Grieving Angels Get a Win Over Red Sox

The baseball world was rocked and saddened by the tragic death of 22-year-old Nick Adenhart early Thursday morning, but it was time for the team to begin the healing process by moving on with the distraction of baseball on Friday night against the Red Sox. After a nice amount of tributes and remembrance, the Angels went on to beat the Red Sox by a score of 6-3.

On this night, it's obvious that baseball was the secondary objective. The point of bringing the fans and the teams out to the ballpark was to remember Adenhart, which the Angels organization was able to do nicely.

There was a two-minute tribute to Adenhart that was shown on the ballpark's video board before the game, and players from both teams lined up along the foul lines for a moment of silence. Torii Hunter and John Lackey went to the mound and held up Adenhart's jersey, while the other Angels starters went to their positions. It was an emotional moment, and one that Angels' manager Mike Scioscia saw coming before the game.

"Of course we're going to be overcome with emotion," manager Mike Scioscia said Friday afternoon. "Every player in that room is overcome by emotion. When you get on the field, baseball has a way of focusing you. Guys will get the emotion out. It's not just going to happen and you turn the page. This is not like a tough loss of a game. This is a tough loss of the magnitude we hope we never experience again."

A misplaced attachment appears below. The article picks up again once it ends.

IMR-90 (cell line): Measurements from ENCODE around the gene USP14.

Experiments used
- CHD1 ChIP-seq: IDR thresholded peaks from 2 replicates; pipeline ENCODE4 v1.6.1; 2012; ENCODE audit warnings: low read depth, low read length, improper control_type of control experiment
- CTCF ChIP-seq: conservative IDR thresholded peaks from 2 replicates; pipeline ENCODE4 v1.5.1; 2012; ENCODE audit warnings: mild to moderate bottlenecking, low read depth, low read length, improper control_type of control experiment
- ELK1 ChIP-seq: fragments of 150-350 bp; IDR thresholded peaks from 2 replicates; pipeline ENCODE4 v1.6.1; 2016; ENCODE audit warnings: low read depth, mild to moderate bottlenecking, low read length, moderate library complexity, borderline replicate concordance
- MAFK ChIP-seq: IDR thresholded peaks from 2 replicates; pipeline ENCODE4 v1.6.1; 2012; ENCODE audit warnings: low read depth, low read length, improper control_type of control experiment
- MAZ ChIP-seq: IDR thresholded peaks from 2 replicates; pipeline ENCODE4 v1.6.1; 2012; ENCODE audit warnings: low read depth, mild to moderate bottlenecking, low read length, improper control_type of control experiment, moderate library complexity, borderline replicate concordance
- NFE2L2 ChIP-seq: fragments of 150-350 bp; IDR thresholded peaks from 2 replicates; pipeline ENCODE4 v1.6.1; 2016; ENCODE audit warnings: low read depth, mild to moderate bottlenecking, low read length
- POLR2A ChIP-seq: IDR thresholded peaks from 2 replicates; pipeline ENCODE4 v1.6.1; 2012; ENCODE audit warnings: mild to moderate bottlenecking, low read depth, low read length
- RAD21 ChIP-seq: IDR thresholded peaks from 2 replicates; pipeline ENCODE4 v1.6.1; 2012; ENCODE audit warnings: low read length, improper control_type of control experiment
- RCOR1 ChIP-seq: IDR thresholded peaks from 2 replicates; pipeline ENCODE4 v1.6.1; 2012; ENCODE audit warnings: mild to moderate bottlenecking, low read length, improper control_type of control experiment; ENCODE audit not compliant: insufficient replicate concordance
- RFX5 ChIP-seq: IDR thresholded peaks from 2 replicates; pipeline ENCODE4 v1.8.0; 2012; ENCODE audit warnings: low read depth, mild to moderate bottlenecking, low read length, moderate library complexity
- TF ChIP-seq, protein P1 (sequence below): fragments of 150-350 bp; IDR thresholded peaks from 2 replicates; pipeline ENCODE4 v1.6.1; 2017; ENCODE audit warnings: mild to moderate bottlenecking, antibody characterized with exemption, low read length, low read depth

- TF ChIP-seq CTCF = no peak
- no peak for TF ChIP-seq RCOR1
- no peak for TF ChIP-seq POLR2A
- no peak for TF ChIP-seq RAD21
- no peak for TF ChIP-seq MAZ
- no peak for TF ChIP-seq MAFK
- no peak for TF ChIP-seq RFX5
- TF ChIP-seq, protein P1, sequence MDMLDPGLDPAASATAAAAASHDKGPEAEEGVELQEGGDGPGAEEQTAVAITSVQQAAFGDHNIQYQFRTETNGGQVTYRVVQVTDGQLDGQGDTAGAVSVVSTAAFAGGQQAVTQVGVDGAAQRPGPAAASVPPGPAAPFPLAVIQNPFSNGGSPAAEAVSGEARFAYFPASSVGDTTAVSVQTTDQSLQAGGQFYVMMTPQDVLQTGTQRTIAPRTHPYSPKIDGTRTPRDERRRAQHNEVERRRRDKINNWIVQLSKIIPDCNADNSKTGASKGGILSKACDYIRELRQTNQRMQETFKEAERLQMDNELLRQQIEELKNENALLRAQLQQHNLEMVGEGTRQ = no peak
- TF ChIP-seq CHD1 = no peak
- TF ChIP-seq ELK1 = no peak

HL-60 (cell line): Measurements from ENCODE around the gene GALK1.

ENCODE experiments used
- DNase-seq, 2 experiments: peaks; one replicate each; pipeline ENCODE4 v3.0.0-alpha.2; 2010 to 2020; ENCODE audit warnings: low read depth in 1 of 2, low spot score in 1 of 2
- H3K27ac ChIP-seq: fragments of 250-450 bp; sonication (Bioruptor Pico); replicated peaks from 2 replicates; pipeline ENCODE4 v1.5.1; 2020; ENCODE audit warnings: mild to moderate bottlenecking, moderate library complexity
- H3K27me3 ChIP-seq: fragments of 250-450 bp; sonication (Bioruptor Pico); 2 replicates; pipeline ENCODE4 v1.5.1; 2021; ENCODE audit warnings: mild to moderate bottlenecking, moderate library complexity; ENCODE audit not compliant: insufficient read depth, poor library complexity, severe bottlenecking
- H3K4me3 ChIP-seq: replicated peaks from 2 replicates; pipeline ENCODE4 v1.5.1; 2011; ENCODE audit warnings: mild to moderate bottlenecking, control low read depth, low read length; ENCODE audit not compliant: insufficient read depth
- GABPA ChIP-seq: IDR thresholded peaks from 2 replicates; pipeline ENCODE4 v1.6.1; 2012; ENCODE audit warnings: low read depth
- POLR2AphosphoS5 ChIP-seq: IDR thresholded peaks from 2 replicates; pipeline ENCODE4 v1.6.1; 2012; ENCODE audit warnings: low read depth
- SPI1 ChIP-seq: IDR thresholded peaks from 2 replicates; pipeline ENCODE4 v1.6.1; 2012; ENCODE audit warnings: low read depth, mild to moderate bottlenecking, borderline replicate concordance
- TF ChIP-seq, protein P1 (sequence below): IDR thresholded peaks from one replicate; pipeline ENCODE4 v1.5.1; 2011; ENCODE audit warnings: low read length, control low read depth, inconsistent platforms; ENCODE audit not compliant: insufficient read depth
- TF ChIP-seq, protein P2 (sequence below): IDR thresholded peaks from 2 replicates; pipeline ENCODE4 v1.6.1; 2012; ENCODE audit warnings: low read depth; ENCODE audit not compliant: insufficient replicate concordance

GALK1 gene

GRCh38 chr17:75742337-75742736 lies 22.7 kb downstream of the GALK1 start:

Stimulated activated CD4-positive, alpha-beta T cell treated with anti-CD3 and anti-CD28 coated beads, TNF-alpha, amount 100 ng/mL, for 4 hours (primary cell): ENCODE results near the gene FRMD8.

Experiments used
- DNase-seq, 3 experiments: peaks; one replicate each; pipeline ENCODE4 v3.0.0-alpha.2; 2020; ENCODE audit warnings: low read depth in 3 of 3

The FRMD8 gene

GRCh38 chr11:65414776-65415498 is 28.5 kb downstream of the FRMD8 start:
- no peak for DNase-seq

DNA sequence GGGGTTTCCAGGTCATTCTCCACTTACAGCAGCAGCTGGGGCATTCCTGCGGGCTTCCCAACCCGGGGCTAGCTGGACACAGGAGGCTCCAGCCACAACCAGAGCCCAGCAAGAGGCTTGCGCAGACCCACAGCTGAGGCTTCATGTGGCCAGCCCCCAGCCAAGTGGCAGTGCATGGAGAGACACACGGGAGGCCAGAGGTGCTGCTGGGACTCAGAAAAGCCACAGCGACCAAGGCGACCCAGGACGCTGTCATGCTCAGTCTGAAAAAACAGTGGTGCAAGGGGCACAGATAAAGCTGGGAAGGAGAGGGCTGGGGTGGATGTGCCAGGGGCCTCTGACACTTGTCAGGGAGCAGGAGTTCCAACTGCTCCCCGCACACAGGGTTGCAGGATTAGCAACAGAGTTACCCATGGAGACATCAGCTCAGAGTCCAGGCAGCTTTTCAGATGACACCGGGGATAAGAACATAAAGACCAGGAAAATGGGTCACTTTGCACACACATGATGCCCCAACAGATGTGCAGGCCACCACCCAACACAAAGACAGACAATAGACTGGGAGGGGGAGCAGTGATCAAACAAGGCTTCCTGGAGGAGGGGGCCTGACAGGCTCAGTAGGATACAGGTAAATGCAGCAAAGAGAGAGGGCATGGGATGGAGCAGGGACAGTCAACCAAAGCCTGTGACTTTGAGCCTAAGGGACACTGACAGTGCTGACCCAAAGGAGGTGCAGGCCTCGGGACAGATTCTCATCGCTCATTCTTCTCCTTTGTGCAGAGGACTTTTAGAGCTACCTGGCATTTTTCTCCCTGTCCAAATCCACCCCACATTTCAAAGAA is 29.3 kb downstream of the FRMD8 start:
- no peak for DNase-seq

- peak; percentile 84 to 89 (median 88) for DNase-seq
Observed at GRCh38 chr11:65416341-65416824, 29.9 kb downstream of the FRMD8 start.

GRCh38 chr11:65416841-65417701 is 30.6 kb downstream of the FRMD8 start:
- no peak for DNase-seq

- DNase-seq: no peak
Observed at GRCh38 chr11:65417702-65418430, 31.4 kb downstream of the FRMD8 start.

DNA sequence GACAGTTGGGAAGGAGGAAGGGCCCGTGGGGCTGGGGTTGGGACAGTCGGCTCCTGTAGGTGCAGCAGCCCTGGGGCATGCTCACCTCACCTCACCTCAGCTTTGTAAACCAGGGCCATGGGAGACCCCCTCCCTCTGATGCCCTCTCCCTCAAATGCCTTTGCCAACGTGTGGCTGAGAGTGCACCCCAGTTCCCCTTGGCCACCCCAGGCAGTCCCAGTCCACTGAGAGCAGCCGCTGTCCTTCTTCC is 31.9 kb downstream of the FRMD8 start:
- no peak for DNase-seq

The emotional feelings continued throughout the evening.

Angels' starting pitcher Jered Weaver scratched Adenhart's initials into the mound, and then gave up just four hits and a single unearned run in six and two-thirds innings of work.

Chone Figgins doubled in a run in the bottom of the second, and Howie Kendrick singled in two more to give the Angels an early 3-0 lead. L.A. picked up three more runs in the bottom of the seventh, courtesy of a sacrifice fly from Torii Hunter, and a two-run single from Jeff Mathis.

Boston got two runs right back in the eighth off of Kevin Jespen, but Scot Shields came in to get the last out of the inning and close out the ninth as well.

For the Angels, this game wasn't about winning or losing, or about baseball in general. It was about distracting themselves from the terrible tragedy that the team had experienced less than two days before. And between the tributes, the fans, and the ballgame itself, it appeared that they managed to somehow begin the healing process.

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